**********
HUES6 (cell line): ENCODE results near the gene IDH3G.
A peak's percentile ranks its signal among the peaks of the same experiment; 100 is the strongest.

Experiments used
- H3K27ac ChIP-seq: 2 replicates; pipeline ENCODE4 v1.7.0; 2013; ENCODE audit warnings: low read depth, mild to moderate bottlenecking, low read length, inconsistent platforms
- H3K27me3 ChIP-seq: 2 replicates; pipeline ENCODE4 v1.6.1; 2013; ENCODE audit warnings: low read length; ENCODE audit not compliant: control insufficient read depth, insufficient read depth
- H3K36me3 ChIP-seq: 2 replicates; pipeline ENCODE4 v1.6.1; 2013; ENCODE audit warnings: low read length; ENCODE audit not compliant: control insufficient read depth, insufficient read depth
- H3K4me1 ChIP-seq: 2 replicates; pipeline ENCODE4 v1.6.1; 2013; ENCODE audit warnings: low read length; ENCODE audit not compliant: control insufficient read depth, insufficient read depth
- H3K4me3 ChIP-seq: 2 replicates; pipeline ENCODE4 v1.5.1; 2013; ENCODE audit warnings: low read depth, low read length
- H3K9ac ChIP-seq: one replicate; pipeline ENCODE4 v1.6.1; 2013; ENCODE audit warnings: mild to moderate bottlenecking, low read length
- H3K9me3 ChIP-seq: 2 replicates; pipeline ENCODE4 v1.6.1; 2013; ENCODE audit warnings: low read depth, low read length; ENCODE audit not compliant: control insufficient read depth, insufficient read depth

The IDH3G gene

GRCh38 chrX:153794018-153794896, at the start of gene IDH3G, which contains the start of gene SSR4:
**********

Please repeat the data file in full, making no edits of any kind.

HUES6 (cell line): ENCODE results near the gene IDH3G.
A peak's percentile ranks its signal among the peaks of the same experiment; 100 is the strongest.

Experiments used
- H3K27ac ChIP-seq: 2 replicates; pipeline ENCODE4 v1.7.0; 2013; ENCODE audit warnings: low read depth, mild to moderate bottlenecking, low read length, inconsistent platforms
- H3K27me3 ChIP-seq: 2 replicates; pipeline ENCODE4 v1.6.1; 2013; ENCODE audit warnings: low read length; ENCODE audit not compliant: control insufficient read depth, insufficient read depth
- H3K36me3 ChIP-seq: 2 replicates; pipeline ENCODE4 v1.6.1; 2013; ENCODE audit warnings: low read length; ENCODE audit not compliant: control insufficient read depth, insufficient read depth
- H3K4me1 ChIP-seq: 2 replicates; pipeline ENCODE4 v1.6.1; 2013; ENCODE audit warnings: low read length; ENCODE audit not compliant: control insufficient read depth, insufficient read depth
- H3K4me3 ChIP-seq: 2 replicates; pipeline ENCODE4 v1.5.1; 2013; ENCODE audit warnings: low read depth, low read length
- H3K9ac ChIP-seq: one replicate; pipeline ENCODE4 v1.6.1; 2013; ENCODE audit warnings: mild to moderate bottlenecking, low read length
- H3K9me3 ChIP-seq: 2 replicates; pipeline ENCODE4 v1.6.1; 2013; ENCODE audit warnings: low read depth, low read length; ENCODE audit not compliant: control insufficient read depth, insufficient read depth

The IDH3G gene

GRCh38 chrX:153794018-153794896, at the start of gene IDH3G, which contains the start of gene SSR4: